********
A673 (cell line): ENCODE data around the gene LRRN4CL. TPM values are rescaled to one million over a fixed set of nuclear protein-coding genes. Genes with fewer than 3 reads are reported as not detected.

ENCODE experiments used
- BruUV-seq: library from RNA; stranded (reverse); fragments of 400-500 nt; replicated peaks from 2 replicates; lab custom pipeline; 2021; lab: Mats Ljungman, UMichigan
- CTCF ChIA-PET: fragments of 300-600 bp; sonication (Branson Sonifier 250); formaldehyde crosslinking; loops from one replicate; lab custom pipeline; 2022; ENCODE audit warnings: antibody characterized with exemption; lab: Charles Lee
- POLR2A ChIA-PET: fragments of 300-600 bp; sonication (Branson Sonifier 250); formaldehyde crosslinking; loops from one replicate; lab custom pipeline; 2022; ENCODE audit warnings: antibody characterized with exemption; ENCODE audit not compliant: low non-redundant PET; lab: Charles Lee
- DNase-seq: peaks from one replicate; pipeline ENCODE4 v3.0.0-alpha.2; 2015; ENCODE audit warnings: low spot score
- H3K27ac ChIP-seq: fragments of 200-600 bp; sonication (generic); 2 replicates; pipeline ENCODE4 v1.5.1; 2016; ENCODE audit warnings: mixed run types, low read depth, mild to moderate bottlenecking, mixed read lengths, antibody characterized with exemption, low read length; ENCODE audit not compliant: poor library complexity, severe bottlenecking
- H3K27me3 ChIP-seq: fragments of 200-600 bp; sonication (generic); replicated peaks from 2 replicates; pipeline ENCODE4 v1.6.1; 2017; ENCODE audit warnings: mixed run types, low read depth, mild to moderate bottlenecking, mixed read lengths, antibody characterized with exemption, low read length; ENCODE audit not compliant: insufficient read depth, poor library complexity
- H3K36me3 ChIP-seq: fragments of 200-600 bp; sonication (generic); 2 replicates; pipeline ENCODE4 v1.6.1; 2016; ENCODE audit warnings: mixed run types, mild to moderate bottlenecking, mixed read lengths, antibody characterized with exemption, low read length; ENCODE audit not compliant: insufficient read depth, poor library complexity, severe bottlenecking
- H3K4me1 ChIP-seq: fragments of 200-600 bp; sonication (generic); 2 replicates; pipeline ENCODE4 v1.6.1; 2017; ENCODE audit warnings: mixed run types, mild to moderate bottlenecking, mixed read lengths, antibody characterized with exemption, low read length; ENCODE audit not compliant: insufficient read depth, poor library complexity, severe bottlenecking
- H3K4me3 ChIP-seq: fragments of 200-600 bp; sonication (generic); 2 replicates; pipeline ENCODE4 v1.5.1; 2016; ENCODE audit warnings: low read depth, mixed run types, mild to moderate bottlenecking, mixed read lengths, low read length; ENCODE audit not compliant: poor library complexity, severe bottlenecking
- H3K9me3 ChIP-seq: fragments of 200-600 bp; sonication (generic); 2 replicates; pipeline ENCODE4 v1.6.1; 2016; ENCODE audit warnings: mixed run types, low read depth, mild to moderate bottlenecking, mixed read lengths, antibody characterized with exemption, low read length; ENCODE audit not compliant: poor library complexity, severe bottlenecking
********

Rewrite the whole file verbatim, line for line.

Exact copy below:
A673 (cell line): ENCODE data around the gene LRRN4CL. TPM values are rescaled to one million over a fixed set of nuclear protein-coding genes. Genes with fewer than 3 reads are reported as not detected.

ENCODE experiments used
- BruUV-seq: library from RNA; stranded (reverse); fragments of 400-500 nt; replicated peaks from 2 replicates; lab custom pipeline; 2021; lab: Mats Ljungman, UMichigan
- CTCF ChIA-PET: fragments of 300-600 bp; sonication (Branson Sonifier 250); formaldehyde crosslinking; loops from one replicate; lab custom pipeline; 2022; ENCODE audit warnings: antibody characterized with exemption; lab: Charles Lee
- POLR2A ChIA-PET: fragments of 300-600 bp; sonication (Branson Sonifier 250); formaldehyde crosslinking; loops from one replicate; lab custom pipeline; 2022; ENCODE audit warnings: antibody characterized with exemption; ENCODE audit not compliant: low non-redundant PET; lab: Charles Lee
- DNase-seq: peaks from one replicate; pipeline ENCODE4 v3.0.0-alpha.2; 2015; ENCODE audit warnings: low spot score
- H3K27ac ChIP-seq: fragments of 200-600 bp; sonication (generic); 2 replicates; pipeline ENCODE4 v1.5.1; 2016; ENCODE audit warnings: mixed run types, low read depth, mild to moderate bottlenecking, mixed read lengths, antibody characterized with exemption, low read length; ENCODE audit not compliant: poor library complexity, severe bottlenecking
- H3K27me3 ChIP-seq: fragments of 200-600 bp; sonication (generic); replicated peaks from 2 replicates; pipeline ENCODE4 v1.6.1; 2017; ENCODE audit warnings: mixed run types, low read depth, mild to moderate bottlenecking, mixed read lengths, antibody characterized with exemption, low read length; ENCODE audit not compliant: insufficient read depth, poor library complexity
- H3K36me3 ChIP-seq: fragments of 200-600 bp; sonication (generic); 2 replicates; pipeline ENCODE4 v1.6.1; 2016; ENCODE audit warnings: mixed run types, mild to moderate bottlenecking, mixed read lengths, antibody characterized with exemption, low read length; ENCODE audit not compliant: insufficient read depth, poor library complexity, severe bottlenecking
- H3K4me1 ChIP-seq: fragments of 200-600 bp; sonication (generic); 2 replicates; pipeline ENCODE4 v1.6.1; 2017; ENCODE audit warnings: mixed run types, mild to moderate bottlenecking, mixed read lengths, antibody characterized with exemption, low read length; ENCODE audit not compliant: insufficient read depth, poor library complexity, severe bottlenecking
- H3K4me3 ChIP-seq: fragments of 200-600 bp; sonication (generic); 2 replicates; pipeline ENCODE4 v1.5.1; 2016; ENCODE audit warnings: low read depth, mixed run types, mild to moderate bottlenecking, mixed read lengths, low read length; ENCODE audit not compliant: poor library complexity, severe bottlenecking
- H3K9me3 ChIP-seq: fragments of 200-600 bp; sonication (generic); 2 replicates; pipeline ENCODE4 v1.6.1; 2016; ENCODE audit warnings: mixed run types, low read depth, mild to moderate bottlenecking, mixed read lengths, antibody characterized with exemption, low read length; ENCODE audit not compliant: poor library complexity, severe bottlenecking